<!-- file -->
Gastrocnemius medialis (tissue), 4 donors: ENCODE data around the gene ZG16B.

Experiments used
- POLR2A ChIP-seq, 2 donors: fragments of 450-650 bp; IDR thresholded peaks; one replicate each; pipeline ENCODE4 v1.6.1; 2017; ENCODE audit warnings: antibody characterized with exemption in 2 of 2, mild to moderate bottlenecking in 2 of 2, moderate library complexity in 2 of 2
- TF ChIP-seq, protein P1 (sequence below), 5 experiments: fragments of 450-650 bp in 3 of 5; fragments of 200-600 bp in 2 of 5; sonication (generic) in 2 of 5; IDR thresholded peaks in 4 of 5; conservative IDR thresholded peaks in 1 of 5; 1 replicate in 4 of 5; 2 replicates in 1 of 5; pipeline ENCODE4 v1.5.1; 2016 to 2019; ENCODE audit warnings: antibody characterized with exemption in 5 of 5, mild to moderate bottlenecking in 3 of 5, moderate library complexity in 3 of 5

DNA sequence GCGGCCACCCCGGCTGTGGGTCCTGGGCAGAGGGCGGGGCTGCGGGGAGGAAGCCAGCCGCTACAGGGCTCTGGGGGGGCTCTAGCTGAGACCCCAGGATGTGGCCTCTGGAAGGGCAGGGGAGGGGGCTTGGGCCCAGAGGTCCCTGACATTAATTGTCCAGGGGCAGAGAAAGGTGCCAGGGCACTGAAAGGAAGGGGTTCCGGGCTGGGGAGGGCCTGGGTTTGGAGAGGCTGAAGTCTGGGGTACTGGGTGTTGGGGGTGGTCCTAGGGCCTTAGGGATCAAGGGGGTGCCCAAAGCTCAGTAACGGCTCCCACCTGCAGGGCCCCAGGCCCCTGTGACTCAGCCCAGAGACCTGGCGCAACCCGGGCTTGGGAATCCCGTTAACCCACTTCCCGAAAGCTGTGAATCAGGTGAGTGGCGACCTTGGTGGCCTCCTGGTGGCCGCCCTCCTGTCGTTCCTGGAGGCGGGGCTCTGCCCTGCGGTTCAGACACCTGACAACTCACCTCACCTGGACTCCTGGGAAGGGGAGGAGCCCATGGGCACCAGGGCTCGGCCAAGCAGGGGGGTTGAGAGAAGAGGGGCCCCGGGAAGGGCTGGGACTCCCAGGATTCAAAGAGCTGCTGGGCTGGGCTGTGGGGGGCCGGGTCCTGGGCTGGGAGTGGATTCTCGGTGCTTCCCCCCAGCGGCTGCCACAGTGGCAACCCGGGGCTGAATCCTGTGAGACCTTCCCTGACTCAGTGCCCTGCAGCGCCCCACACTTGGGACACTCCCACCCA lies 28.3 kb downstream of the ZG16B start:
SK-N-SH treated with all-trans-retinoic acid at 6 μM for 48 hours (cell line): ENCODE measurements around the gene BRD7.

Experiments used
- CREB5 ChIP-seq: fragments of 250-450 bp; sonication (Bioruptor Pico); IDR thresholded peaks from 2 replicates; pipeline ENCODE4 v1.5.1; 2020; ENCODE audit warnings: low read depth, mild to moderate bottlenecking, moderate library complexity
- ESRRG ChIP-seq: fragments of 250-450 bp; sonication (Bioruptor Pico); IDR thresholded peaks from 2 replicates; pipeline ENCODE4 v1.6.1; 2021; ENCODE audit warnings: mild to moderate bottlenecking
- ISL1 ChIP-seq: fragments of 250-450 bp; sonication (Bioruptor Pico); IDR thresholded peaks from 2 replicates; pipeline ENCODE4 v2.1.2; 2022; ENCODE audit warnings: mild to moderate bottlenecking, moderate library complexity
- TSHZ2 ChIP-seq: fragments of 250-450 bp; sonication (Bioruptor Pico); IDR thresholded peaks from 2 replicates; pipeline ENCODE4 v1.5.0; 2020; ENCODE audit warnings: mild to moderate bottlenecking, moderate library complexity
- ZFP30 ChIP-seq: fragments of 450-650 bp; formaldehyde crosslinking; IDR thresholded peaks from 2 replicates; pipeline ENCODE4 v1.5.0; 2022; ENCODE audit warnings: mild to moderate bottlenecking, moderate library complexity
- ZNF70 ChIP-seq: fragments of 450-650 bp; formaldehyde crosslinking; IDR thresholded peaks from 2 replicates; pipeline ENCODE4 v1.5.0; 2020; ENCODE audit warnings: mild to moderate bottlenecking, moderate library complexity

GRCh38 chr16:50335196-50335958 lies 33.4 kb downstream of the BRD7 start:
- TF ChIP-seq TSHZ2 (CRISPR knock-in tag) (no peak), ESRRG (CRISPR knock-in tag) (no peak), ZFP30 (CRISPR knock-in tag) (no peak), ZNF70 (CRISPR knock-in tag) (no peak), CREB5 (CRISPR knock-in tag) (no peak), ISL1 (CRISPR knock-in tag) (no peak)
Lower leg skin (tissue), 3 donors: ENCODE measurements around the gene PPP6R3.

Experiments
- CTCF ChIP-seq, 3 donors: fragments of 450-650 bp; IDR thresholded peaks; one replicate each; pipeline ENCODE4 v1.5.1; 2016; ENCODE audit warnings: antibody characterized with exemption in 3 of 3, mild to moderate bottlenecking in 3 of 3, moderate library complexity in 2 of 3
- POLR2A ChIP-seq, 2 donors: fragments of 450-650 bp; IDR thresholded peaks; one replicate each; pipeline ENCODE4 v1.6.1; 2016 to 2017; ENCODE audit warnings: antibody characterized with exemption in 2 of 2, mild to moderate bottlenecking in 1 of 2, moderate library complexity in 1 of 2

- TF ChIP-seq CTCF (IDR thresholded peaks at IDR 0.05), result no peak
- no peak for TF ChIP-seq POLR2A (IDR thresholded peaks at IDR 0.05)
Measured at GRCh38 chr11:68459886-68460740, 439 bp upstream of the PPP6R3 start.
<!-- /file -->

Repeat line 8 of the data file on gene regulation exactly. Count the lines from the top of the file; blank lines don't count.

- CREB5 ChIP-seq: fragments of 250-450 bp; sonication (Bioruptor Pico); IDR thresholded peaks from 2 replicates; pipeline ENCODE4 v1.5.1; 2020; ENCODE audit warnings: low read depth, mild to moderate bottlenecking, moderate library complexity